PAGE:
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Business Review Western MI
Business Review Western MI
The Smart Grid
(2007-05-08)
(wgvu) - Revival of a stalled rural high-speed Internet project could spur
upgrades to the state's electrical grid to improve reliability and
reduce current losses.

Los Angeles technology start-up Utility.net this summer plans to start
signing up customers for broadband-over-power-line service in Grand
Ledge, west of Lansing. The service, connecting customers to the
Internet through electrical lines into their homes, is slated to become
operational by year's end.

Utility.net wants to start with offering service to 10,000 homes in that
underserved market, business development vice president David Flaxman
said, reaching a million customers statewide in the next several years.

We're setting very aggressive goals to get to large chunks of
Consumers's territory in the next couple years, Flaxman said.

The service is to use utility lines owned by Jackson-based Consumers
Energy Co., the utility subsidiary of Jackson-based CMS Energy Corp.
[NYSE: CMS]. Consumers initially started working with Nyack, N.Y.,
technology consultant David Shpigler in 2005 to deliver BPL service in
Grand Ledge and nearby markets through his Lighthouse Broadband start-up.

The project didn't get past the proof-of-concept stage, however.
It would be the first such project with an investor-owned utility for
Utility.net, Flaxman said. The technology has been backed by utilities
in part because of its promise to deliver so-called smart grid applications.

We're looking again to extend the proof of concept will this
application provide information to us on the performance of the grid,
remote monitoring, outage information, meter reading capacity so
there's this two-way information flow we're looking forward to learning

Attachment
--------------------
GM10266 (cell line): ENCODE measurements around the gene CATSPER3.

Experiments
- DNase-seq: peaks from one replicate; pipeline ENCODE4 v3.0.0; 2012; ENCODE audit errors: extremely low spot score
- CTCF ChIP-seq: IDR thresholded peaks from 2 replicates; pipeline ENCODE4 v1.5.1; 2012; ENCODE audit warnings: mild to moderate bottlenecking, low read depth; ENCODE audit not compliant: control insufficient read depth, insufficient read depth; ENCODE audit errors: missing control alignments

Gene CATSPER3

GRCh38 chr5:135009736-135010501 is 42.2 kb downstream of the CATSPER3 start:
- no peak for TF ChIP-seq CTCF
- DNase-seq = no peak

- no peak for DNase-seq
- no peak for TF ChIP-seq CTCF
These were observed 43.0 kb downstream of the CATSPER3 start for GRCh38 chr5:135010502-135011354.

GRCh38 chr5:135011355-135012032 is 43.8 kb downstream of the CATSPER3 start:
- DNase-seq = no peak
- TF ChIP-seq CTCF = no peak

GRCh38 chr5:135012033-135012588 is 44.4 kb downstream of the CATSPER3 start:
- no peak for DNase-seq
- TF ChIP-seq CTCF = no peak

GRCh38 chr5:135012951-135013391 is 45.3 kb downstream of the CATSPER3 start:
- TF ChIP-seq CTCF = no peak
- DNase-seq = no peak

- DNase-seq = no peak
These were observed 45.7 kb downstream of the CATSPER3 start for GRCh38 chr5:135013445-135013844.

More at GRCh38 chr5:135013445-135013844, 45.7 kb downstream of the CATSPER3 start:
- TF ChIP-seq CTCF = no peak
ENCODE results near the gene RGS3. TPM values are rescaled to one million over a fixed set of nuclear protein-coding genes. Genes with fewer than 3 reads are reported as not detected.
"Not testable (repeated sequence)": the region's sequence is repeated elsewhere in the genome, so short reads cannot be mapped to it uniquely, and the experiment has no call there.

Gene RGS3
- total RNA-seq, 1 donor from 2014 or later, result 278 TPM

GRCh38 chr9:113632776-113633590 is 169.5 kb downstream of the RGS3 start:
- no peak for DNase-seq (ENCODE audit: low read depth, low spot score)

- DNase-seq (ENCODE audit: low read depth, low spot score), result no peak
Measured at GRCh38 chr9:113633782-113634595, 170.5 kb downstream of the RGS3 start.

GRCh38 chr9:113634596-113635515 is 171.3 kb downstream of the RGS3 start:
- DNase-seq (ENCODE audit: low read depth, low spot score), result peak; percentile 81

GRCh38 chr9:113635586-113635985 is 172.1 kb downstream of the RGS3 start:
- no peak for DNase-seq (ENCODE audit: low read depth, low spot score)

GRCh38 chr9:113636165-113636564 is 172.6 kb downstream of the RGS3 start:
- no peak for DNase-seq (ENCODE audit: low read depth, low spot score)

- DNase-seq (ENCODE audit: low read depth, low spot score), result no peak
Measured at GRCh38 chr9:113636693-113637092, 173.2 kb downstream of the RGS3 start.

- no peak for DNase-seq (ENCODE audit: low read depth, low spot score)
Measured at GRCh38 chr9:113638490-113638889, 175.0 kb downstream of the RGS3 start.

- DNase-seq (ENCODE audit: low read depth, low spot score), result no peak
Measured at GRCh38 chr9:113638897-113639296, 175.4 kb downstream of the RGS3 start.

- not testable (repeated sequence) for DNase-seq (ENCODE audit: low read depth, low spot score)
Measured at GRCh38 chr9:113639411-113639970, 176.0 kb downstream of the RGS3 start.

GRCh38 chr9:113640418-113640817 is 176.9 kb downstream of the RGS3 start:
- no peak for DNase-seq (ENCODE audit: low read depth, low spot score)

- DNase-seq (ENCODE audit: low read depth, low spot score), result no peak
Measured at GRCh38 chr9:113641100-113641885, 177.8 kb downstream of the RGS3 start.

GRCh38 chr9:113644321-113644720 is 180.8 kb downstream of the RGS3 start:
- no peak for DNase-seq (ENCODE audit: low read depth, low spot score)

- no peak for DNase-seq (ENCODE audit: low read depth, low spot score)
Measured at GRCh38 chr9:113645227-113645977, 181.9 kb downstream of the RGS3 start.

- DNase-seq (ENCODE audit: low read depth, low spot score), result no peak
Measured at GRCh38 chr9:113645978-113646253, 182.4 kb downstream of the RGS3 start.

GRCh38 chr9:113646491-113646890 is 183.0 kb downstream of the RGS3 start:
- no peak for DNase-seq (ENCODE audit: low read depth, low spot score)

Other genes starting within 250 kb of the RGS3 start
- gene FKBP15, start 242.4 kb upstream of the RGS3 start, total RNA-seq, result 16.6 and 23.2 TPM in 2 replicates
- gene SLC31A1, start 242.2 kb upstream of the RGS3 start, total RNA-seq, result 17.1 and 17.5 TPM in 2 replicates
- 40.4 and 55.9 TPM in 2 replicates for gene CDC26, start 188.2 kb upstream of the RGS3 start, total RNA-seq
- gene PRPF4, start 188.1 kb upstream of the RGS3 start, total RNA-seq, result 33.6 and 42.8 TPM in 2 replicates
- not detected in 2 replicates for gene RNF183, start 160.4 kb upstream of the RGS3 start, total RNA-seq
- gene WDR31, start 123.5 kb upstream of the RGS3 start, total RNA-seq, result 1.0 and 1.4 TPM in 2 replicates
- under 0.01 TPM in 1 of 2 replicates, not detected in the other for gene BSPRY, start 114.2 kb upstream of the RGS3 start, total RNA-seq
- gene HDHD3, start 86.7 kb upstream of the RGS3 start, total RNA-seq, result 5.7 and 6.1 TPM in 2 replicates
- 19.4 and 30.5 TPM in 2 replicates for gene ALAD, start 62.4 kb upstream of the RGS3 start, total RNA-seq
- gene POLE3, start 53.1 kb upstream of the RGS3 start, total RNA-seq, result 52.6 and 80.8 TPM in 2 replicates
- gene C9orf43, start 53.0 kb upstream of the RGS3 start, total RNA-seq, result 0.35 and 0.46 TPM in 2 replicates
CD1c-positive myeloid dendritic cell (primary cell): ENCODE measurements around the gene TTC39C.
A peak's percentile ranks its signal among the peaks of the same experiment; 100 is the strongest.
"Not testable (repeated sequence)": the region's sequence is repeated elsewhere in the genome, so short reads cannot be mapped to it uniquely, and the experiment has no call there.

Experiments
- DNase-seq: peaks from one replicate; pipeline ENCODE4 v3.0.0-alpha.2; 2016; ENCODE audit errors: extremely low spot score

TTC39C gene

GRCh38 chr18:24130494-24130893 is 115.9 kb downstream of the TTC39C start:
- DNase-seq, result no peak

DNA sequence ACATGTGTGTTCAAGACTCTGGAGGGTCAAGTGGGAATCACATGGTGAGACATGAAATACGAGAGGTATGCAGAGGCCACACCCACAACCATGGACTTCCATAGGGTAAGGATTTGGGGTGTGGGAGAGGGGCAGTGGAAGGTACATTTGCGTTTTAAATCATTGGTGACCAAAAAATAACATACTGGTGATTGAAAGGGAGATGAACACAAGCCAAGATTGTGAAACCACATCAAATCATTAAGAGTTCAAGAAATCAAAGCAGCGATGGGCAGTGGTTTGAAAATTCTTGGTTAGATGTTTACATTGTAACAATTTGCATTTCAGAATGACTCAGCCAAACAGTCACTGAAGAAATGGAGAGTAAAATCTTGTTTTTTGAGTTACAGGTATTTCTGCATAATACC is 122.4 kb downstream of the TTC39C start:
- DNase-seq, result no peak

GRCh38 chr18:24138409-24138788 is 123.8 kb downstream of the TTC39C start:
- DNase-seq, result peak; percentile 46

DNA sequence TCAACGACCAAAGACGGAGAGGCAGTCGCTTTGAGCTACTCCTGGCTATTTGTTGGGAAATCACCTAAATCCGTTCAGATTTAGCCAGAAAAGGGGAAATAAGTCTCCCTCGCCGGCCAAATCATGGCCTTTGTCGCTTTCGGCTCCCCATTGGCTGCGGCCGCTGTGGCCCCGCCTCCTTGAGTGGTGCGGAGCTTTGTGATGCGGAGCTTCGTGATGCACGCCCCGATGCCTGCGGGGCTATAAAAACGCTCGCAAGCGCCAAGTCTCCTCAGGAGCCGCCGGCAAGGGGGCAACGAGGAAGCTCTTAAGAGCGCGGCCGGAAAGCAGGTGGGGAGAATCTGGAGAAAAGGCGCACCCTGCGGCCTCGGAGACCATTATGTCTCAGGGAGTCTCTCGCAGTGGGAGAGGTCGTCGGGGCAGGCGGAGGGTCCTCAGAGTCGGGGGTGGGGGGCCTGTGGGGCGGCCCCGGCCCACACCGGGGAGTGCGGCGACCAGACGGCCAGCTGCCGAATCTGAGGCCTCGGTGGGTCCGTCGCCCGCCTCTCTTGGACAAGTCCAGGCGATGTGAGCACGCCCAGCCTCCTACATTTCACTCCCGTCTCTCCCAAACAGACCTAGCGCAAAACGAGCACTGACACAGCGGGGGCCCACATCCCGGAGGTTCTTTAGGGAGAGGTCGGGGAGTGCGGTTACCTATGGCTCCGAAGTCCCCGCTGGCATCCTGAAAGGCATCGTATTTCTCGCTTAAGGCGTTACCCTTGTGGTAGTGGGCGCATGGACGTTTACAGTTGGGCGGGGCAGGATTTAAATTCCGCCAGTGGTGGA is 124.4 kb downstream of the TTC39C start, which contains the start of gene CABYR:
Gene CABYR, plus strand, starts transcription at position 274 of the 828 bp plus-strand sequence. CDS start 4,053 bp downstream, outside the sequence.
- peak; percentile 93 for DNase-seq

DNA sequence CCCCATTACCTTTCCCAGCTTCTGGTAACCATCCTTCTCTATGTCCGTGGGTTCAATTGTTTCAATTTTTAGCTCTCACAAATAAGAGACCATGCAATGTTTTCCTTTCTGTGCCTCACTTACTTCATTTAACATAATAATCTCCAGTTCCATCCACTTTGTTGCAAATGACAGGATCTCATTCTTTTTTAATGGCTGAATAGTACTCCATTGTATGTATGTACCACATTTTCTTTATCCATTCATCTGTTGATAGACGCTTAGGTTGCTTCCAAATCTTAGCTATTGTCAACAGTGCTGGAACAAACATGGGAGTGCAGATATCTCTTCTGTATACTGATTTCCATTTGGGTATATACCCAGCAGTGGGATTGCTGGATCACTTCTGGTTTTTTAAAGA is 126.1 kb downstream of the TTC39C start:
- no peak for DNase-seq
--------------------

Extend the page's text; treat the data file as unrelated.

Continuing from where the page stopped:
more about, CMS spokesman Dan Bishop said.

Consumers Energy will continue to keep the service at arm's length,
leasing its distribution lines to Utility.net to install its own
transmission equipment.

But CMS is taking its own look at advanced metering infrastructure, or
AMI, technology. Divesting its international assets, CMS management has
indicated it will invest approximately $400 million in freed-up cash
into utility infrastructure, and AMI could be one such investment.

State regulators, too, want to investigate so-called smart grid
applications. The Michigan Public Service Commission April 24 directed
its staff to convene a statewide collaborative to monitor national
developments and evaluate technologies to pilot or deploy in Michigan.

Utility.net is lining up Internet service provider partners. Flaxman
said, and will offer three levels of service, from 768 kbps to three mbps.

All will come in symmetrical mode, meaning they will allow uploading as
fast as downloading.

The technology has been piloted in rural areas so far by an associated
company, Flaxman said, but symmetrical speeds are of interest to small
and medium-sized companies, which tend to upload data and tap services
such as video conferencing.

There definitely will be a business offering, and we're still working
on how we're going to price that, he said.

Consumers Energy prices will have to be worked out with its ISP
partners, Flaxman added, but will likely run between about $30 and $60
per month, depending on the speed of the connection.
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